The high US infant mortality canard

Another chapter in the “lies, damn lies and statistics” is the repeated claim from proponents of European-style socialized medicine that the US has the highest infant mortality rate of any first world country.  This is a scathing indictment, implicating American poverty, racism, prenatal and post-natal care.  The only problem is that it’s completely false, and is based on the fact that Europe, when it does its infant mortality statistics, ignores fragile infants that were doomed from their live births:

Infant mortality rates are often cited as a reason socialized medicine and a single-payer system is supposed to be better than what we have here. But according to Dr. Linda Halderman, a policy adviser in the California State Senate, these comparisons are bogus.

As she points out, in the U.S., low birth-weight babies are still babies. In Canada, Germany and Austria, a premature baby weighing less than 500 grams is not considered a living child and is not counted in such statistics. They’re considered “unsalvageable” and therefore never alive.

Norway boasts one of the lowest infant mortality rates in the world — until you factor in weight at birth, and then its rate is no better than in the U.S.

In other countries babies that survive less than 24 hours are also excluded and are classified as “stillborn.” In the U.S. any infant that shows any sign of life for any length of time is considered a live birth.

A child born in Hong Kong or Japan that lives less than a day is reported as a “miscarriage” and not counted. In Switzerland and other parts of Europe, a baby is not counted as a baby if it is less than 30 centimeters in length.

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  • Larry Sheldon

    In addition, the statistics don’t account for the children who would never have made it into the last trimester in other countries, the children born to mothers that would not have lived long enough in other countries, or children born here in a desperate attempt to save their lives, doomed with no hope “at home”.

    Ever wonder where babies with serious problems in Canada end up?

  • Charles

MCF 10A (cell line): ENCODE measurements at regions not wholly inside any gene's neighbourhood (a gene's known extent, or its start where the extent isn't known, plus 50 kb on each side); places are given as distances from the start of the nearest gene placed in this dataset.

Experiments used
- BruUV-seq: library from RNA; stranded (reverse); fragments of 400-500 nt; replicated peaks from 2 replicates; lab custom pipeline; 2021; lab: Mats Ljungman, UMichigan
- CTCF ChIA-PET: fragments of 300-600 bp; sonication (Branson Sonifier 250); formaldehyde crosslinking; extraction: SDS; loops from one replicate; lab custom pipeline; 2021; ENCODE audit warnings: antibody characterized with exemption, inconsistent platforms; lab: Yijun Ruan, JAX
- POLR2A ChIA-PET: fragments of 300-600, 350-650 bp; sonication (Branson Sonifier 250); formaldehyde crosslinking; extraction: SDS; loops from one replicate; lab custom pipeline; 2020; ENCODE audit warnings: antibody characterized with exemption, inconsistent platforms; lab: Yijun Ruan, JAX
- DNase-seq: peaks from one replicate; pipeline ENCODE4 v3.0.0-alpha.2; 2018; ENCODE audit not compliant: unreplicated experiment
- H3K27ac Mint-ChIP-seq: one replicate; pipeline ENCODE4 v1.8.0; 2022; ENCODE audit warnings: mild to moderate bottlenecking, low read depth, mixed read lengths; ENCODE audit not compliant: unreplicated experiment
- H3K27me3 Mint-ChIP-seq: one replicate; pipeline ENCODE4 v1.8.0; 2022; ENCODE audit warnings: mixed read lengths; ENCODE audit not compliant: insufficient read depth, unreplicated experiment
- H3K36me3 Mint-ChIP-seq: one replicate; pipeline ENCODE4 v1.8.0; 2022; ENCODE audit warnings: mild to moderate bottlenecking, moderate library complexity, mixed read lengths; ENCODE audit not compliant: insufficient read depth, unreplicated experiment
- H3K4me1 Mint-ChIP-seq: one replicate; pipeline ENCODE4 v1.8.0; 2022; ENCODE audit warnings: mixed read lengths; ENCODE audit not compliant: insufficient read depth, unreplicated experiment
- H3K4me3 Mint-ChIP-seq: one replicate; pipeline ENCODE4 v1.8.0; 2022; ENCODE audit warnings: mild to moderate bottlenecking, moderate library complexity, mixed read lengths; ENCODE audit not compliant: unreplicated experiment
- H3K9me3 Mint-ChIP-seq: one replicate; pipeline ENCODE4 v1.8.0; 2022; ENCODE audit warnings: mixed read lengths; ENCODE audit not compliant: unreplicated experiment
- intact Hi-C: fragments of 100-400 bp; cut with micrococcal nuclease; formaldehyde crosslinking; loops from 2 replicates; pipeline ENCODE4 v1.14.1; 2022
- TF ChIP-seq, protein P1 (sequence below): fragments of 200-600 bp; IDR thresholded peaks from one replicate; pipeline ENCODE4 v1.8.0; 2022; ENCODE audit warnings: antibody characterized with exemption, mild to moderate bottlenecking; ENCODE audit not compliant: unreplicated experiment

Forget the statistics. How sad that “they don’t count.”

  • Deana

    We were repeatedly told in nursing school that the U.S. had the worst infant mortality of all industrialized countries. I did some research and discovered exactly what this article states: that European countries have a much more strict definition of “live births” that automatically excludes low-birth weight and other babies who are most likely to die.

    After hearing this canard over and over in class, I went to the nursing school’s Director of Instruction and asked that this little bit of information be included when we discuss this issue in class. I provided the evidence for my request.

    The Director denied my request. She never just said no, she simply spent a considerable amount of time suggesting that I did not know what I was talking about and that it really was not that important of an issue.

    But it was. If it hadn’t been, why the need to constantly bludgeon us over the head with the idea that the U.S. is a “terrible” country in which to have a baby?

    After that discussion, I no longer have much faith in academia. Truth is not the goal. Will deception is.

  • highlander

    Perhaps slightly off topic, but the survival rate of newborns seems not to be the same for males and females in all cultures.

    In Western societies the gender ratio is almost uniformly 51% female to 49% male, reflecting the somewhat longer life spans of women.

    Here are the ratios for some other countries:

    Bahrain — 43% female, 57% male
    Kuwait — 40% female, 60% male
    Oman — 43% female, 57% male
    Qatar — 34% female, 66% male
    Syria — 49% female, 51% male
    UAE — 32% female, 68% male
    Iran — 49% female, 51% male
    Pakistan — 48% female, 52% male

    (Source: Encyclopaedia Britannica Almanac, 2005 edition)